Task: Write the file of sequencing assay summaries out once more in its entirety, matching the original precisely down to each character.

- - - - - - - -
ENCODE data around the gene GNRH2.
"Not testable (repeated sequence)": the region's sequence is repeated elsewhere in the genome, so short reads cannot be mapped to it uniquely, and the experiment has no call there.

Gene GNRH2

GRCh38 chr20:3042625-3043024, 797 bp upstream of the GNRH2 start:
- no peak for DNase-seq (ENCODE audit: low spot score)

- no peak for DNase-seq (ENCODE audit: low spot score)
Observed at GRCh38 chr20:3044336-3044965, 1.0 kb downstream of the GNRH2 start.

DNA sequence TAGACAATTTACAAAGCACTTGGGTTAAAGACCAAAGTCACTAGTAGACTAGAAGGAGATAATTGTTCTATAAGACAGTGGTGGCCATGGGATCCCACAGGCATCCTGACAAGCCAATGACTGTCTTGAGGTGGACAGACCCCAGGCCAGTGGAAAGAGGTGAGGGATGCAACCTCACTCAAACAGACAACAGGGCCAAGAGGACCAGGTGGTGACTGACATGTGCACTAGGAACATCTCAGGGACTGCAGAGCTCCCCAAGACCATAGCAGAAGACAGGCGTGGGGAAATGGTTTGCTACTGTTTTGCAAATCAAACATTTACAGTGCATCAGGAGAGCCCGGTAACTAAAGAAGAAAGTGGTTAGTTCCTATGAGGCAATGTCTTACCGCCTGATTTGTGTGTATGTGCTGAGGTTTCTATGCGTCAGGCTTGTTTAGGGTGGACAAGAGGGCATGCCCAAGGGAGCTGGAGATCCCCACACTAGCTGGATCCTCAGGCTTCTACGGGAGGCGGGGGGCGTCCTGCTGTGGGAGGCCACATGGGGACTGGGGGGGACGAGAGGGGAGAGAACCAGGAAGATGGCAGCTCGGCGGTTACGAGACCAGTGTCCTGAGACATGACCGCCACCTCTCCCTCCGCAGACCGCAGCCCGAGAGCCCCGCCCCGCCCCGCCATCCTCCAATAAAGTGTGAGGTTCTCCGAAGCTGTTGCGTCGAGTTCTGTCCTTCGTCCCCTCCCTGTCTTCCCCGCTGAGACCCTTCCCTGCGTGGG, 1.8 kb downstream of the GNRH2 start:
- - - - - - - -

ENCODE data around the gene GNRH2.
"Not testable (repeated sequence)": the region's sequence is repeated elsewhere in the genome, so short reads cannot be mapped to it uniquely, and the experiment has no call there.

Gene GNRH2

GRCh38 chr20:3042625-3043024, 797 bp upstream of the GNRH2 start:
- no peak for DNase-seq (ENCODE audit: low spot score)

- no peak for DNase-seq (ENCODE audit: low spot score)
Observed at GRCh38 chr20:3044336-3044965, 1.0 kb downstream of the GNRH2 start.

DNA sequence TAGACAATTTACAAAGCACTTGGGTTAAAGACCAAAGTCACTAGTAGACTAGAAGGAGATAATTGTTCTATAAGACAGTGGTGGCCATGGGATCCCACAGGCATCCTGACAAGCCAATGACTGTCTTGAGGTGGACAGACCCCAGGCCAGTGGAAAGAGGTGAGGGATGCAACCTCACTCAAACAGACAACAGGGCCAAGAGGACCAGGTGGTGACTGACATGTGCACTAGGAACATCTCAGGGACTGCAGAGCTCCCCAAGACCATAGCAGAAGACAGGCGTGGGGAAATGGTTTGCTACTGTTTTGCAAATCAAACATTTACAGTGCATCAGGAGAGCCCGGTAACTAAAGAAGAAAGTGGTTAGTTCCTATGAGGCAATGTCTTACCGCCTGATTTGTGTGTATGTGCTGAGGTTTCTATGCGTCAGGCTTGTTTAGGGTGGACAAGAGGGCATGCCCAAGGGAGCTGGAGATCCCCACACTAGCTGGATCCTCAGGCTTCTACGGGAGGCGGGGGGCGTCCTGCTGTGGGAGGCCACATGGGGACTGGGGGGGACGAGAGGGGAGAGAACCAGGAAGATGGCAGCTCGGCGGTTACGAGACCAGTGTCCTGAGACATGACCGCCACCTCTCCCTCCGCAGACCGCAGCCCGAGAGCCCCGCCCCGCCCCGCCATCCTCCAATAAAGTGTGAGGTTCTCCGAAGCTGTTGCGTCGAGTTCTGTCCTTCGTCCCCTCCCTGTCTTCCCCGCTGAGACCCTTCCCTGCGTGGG, 1.8 kb downstream of the GNRH2 start: